Hearing Southeast Asia
Sounds of Hierarchy and Power in Context
Nathan Porath (ed.)
There is no moment of our waking life in which we do not experience sounds or make sounds. The human body is a sound-making organism. In densely peopled areas like many parts of Southeast Asia, then, the potential is for tumult, an infinity of different sounds competing to be heard. Pandemonium is not unheard of in Southeast Asia – not least in times of political unrest – but in everyday situations uproar is uncommon; cultural, social, political and personal factors (among others) work to calm, channel or even silence the tumult.
Providing focus to this interdisciplinary volume on sound in SE Asia are detailed descriptions of the context of sounds and sound-making within the region’s diverse socio-cultural semiotic frames of hierarchy and power. Drawing on examples from Myanmar, Thailand, Malaysia, Indonesia and the Philippines, each author discusses some aspect of sound in relation to their ethnographic context. Sound examples are also found on a companion website. Varied approaches to understanding sound are offered but in some way each relates to hierarchy and power. All show the importance of sound for understanding the processual implementation of hierarchy (or its opposite) in the construction of the social environment and the role of sound in the efficacious engagement of power in a variety of religious and political form.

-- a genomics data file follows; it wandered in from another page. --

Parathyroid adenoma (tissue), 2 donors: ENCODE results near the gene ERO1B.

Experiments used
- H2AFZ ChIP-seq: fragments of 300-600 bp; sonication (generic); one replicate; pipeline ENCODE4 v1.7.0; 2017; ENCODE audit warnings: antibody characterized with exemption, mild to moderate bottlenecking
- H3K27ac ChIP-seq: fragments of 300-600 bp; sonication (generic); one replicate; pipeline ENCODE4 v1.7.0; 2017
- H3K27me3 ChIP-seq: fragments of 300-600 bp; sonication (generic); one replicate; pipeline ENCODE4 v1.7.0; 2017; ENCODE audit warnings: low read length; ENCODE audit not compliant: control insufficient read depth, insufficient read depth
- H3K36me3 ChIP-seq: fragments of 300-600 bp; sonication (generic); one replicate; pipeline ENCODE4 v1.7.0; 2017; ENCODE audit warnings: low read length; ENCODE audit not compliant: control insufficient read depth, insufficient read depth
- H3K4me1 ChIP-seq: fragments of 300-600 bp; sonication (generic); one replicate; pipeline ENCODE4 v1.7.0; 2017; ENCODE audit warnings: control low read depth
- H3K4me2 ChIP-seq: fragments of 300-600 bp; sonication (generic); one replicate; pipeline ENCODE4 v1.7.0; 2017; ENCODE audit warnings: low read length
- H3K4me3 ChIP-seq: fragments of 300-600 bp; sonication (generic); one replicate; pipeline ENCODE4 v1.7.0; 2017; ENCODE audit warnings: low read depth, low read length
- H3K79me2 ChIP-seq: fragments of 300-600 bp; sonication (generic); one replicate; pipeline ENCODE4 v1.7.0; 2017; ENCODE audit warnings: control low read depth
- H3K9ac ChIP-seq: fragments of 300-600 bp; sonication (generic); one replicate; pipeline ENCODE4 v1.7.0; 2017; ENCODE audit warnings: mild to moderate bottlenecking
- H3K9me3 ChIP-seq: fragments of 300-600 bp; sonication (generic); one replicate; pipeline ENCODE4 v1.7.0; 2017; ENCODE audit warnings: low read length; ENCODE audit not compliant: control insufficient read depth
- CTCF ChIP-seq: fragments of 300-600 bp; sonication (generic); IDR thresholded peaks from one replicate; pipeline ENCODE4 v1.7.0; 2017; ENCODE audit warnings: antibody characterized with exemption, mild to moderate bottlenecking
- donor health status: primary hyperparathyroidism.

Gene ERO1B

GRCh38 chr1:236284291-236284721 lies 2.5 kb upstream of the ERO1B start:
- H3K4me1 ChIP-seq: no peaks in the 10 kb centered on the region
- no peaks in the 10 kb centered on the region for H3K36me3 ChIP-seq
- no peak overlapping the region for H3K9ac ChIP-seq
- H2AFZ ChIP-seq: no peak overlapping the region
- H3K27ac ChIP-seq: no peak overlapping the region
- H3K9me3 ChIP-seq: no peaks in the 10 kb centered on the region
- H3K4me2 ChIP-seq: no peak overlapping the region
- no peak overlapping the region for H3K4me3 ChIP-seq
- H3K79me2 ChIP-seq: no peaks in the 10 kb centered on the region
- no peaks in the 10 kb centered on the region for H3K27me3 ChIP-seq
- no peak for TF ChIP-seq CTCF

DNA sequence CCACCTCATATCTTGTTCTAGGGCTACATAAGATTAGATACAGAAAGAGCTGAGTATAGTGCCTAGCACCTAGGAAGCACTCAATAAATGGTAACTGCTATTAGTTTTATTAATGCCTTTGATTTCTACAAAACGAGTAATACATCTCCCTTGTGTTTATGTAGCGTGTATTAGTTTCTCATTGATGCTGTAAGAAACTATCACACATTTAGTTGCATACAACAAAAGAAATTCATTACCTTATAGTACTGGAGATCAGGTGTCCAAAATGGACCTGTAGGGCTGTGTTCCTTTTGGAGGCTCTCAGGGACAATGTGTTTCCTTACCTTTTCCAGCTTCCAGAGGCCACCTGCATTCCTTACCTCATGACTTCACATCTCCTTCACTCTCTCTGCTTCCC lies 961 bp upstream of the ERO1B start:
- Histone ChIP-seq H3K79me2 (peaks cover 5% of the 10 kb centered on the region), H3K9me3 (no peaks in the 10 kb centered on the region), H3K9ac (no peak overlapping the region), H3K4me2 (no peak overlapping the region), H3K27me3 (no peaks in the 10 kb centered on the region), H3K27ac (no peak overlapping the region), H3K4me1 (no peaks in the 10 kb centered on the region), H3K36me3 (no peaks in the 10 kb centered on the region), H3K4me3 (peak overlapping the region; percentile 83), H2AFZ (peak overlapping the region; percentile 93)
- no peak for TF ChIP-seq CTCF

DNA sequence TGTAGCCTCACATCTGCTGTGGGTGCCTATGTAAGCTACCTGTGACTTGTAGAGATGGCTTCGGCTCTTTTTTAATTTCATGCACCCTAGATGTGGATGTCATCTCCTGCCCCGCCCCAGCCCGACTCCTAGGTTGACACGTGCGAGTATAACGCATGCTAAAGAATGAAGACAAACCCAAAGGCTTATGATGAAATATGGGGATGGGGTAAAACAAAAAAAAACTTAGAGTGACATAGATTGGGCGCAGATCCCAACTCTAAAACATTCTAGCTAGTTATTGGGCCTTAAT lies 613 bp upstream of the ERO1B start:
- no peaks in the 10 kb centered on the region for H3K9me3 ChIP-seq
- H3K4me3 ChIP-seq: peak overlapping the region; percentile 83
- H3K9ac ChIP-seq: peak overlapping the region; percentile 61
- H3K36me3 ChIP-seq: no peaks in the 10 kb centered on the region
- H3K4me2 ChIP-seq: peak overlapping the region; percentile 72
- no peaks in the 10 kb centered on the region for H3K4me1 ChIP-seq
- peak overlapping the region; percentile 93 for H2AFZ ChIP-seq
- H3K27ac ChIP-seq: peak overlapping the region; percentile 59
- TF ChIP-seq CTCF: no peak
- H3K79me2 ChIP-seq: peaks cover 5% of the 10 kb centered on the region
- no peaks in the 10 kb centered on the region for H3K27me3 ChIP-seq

This is a much-needed volume, long overdue, not only offers non-Western perspectives to a field that is firmly Eurocentric; it also goes beyond examining sound in isolation, considering this instead in relation to the other senses and to sociocultural constructions. In such ways, then, the volume offers new directions of study, an exciting prospect.